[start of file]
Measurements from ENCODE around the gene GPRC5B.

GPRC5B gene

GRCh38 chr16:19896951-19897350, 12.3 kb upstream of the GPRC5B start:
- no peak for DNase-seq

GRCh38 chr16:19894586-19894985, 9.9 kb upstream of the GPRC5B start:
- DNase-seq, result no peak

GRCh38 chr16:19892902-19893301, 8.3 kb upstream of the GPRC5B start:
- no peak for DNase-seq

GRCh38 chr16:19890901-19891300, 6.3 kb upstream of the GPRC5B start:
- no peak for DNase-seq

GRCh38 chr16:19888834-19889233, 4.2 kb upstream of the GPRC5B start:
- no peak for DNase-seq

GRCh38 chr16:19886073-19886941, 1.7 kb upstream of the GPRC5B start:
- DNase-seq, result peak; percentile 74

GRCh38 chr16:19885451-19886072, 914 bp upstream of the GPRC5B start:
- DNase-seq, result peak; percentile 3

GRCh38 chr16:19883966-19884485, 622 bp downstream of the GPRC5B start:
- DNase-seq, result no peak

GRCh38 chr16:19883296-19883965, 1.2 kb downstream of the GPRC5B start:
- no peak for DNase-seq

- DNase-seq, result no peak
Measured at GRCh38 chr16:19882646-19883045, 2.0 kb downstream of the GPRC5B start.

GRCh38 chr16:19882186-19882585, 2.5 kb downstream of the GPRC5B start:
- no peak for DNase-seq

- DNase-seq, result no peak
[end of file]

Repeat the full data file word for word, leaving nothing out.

Measurements from ENCODE around the gene GPRC5B.

GPRC5B gene

GRCh38 chr16:19896951-19897350, 12.3 kb upstream of the GPRC5B start:
- no peak for DNase-seq

GRCh38 chr16:19894586-19894985, 9.9 kb upstream of the GPRC5B start:
- DNase-seq, result no peak

GRCh38 chr16:19892902-19893301, 8.3 kb upstream of the GPRC5B start:
- no peak for DNase-seq

GRCh38 chr16:19890901-19891300, 6.3 kb upstream of the GPRC5B start:
- no peak for DNase-seq

GRCh38 chr16:19888834-19889233, 4.2 kb upstream of the GPRC5B start:
- no peak for DNase-seq

GRCh38 chr16:19886073-19886941, 1.7 kb upstream of the GPRC5B start:
- DNase-seq, result peak; percentile 74

GRCh38 chr16:19885451-19886072, 914 bp upstream of the GPRC5B start:
- DNase-seq, result peak; percentile 3

GRCh38 chr16:19883966-19884485, 622 bp downstream of the GPRC5B start:
- DNase-seq, result no peak

GRCh38 chr16:19883296-19883965, 1.2 kb downstream of the GPRC5B start:
- no peak for DNase-seq

- DNase-seq, result no peak
Measured at GRCh38 chr16:19882646-19883045, 2.0 kb downstream of the GPRC5B start.

GRCh38 chr16:19882186-19882585, 2.5 kb downstream of the GPRC5B start:
- no peak for DNase-seq

- DNase-seq, result no peak